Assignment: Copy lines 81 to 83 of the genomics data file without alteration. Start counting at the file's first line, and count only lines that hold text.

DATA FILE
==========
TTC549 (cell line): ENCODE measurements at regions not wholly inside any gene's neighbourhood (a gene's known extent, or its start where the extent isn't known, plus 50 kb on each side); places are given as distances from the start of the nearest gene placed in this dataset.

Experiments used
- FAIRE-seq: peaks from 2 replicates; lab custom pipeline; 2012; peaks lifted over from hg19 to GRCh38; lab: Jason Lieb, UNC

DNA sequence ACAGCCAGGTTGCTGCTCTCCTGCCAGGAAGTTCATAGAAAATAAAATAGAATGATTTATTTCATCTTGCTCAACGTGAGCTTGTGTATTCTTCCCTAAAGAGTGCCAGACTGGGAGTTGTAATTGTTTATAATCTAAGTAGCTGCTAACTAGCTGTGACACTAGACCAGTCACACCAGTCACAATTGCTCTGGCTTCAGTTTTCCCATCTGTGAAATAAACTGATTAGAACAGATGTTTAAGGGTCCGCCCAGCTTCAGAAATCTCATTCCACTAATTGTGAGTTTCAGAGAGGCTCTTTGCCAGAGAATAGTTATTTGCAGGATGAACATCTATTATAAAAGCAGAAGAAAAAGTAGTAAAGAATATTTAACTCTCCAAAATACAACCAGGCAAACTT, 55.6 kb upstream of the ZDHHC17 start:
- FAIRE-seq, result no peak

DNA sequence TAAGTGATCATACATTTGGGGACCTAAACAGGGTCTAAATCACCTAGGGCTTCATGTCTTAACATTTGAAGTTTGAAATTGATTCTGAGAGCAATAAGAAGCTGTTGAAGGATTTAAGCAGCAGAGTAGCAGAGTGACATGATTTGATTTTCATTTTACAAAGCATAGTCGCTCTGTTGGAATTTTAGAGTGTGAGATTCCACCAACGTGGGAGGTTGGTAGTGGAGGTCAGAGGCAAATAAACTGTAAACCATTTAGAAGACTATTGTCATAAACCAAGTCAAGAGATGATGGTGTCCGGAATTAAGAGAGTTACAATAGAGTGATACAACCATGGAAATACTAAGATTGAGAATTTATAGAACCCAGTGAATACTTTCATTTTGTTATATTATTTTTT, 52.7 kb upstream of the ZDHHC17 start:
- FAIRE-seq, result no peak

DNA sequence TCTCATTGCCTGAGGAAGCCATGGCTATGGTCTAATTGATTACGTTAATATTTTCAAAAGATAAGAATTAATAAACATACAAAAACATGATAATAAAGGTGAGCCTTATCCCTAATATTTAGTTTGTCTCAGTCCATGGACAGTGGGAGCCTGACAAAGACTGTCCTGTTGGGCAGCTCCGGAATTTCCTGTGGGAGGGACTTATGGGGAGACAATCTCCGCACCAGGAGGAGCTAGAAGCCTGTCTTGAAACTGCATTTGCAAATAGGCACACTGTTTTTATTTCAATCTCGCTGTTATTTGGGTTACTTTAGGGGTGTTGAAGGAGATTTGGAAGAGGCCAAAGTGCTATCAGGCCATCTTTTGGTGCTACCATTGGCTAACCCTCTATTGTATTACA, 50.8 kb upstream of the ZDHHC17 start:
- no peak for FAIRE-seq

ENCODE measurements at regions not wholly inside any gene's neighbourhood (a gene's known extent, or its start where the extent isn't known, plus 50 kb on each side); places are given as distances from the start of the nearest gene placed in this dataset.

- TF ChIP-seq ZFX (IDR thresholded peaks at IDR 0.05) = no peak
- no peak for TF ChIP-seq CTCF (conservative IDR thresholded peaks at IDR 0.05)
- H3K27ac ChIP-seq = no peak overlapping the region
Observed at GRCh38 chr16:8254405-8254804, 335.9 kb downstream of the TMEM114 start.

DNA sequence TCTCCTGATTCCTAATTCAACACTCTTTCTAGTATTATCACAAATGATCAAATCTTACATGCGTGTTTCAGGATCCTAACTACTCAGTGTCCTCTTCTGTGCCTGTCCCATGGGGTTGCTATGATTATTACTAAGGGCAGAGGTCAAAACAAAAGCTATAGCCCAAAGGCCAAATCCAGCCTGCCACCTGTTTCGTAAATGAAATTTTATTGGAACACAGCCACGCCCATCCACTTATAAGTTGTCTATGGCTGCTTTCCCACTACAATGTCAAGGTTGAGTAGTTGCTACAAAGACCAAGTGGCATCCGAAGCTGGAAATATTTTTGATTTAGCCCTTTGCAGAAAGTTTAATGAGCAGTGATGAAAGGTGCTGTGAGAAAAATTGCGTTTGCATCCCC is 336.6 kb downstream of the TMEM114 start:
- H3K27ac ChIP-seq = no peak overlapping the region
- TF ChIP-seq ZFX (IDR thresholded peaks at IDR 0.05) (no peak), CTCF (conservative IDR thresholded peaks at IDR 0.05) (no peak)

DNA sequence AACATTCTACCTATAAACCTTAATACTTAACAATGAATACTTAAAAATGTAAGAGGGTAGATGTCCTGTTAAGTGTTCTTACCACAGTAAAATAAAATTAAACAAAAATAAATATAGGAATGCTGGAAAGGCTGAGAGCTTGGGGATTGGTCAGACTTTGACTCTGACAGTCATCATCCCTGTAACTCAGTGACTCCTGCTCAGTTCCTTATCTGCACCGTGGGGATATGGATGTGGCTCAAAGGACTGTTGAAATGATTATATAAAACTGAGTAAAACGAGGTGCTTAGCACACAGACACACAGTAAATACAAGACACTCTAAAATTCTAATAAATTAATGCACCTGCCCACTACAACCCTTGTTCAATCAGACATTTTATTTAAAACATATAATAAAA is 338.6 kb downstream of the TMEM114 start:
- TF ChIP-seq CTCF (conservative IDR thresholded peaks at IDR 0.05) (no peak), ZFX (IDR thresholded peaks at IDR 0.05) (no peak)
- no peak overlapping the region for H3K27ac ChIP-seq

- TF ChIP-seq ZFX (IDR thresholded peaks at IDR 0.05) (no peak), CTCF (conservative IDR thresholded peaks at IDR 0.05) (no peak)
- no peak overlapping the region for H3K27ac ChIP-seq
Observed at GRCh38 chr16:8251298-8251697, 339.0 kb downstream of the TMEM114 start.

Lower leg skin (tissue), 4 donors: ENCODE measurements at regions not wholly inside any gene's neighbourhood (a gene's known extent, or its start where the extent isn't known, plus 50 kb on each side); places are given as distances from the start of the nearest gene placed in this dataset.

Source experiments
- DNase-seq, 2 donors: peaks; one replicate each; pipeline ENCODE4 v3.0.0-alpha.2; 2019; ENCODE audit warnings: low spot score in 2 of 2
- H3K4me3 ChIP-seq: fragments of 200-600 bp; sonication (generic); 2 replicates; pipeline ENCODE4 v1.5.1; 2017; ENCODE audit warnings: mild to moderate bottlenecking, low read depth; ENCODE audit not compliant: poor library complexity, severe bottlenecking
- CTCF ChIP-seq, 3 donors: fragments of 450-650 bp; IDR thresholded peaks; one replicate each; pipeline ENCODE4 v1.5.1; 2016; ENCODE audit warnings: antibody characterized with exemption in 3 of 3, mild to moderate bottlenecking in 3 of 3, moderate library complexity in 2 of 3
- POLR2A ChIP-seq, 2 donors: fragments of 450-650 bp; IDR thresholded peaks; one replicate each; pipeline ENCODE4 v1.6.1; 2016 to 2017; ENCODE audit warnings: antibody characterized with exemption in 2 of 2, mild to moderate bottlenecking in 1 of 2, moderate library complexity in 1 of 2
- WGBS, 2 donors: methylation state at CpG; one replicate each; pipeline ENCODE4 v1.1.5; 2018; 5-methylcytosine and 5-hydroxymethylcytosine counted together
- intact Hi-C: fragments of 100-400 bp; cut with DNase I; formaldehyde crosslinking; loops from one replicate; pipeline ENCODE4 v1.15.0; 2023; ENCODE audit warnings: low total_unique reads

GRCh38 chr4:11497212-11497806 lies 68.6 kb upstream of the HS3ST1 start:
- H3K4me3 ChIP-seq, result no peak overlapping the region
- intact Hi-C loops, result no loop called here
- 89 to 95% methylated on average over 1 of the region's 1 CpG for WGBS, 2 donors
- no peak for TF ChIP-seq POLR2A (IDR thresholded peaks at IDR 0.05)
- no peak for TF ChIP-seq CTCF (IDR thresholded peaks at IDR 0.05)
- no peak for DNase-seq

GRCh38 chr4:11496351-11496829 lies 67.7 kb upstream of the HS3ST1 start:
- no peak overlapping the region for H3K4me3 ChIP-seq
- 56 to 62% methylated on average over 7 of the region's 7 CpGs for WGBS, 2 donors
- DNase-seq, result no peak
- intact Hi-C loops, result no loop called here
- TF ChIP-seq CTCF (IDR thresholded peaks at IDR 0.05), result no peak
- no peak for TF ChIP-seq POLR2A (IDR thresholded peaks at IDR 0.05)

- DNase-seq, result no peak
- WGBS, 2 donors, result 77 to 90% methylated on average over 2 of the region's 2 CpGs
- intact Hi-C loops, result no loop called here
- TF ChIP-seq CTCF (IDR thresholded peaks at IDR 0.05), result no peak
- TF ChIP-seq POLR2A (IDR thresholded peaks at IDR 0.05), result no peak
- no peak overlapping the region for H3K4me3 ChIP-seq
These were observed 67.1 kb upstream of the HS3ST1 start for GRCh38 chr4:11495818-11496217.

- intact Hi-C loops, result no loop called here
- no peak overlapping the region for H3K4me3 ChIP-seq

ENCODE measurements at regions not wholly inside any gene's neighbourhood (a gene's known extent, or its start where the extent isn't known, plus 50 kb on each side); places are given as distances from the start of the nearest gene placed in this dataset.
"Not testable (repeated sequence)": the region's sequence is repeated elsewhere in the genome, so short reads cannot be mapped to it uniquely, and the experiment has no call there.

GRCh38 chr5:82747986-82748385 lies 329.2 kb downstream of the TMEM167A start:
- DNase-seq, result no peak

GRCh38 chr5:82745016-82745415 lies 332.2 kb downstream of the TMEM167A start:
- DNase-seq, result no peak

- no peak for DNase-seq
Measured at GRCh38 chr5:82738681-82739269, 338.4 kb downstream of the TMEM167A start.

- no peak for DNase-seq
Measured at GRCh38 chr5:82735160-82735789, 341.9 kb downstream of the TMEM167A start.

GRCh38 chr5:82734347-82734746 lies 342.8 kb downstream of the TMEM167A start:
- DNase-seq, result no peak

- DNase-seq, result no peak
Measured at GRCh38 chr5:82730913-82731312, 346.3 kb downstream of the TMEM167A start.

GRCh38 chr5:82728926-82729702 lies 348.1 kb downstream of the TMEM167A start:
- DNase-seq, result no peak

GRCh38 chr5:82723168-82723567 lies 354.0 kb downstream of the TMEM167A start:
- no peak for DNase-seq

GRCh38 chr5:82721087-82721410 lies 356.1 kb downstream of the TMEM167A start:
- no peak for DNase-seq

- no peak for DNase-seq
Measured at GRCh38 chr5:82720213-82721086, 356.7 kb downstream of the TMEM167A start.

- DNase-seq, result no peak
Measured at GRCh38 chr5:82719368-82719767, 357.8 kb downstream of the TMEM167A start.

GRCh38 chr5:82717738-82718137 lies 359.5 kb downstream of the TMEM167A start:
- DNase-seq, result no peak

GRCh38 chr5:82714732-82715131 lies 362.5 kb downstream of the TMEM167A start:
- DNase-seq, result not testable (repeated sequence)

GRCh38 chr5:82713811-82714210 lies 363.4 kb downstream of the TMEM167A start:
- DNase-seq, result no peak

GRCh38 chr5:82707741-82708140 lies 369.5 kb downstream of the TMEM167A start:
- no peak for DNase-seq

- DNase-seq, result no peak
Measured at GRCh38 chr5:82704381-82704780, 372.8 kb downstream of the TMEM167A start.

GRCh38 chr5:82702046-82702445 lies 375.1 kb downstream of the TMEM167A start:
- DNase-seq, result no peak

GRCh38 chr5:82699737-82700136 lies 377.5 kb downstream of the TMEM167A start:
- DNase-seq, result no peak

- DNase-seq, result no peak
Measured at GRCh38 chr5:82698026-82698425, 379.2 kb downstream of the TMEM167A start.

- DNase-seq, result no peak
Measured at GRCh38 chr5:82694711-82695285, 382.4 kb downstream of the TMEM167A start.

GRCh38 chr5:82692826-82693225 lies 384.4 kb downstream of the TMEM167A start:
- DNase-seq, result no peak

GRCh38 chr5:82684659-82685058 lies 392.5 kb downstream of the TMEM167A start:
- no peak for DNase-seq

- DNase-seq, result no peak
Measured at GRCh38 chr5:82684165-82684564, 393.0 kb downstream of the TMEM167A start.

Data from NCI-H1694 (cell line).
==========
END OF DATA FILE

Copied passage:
GRCh38 chr5:82714732-82715131 lies 362.5 kb downstream of the TMEM167A start:
- DNase-seq, result not testable (repeated sequence)

GRCh38 chr5:82713811-82714210 lies 363.4 kb downstream of the TMEM167A start: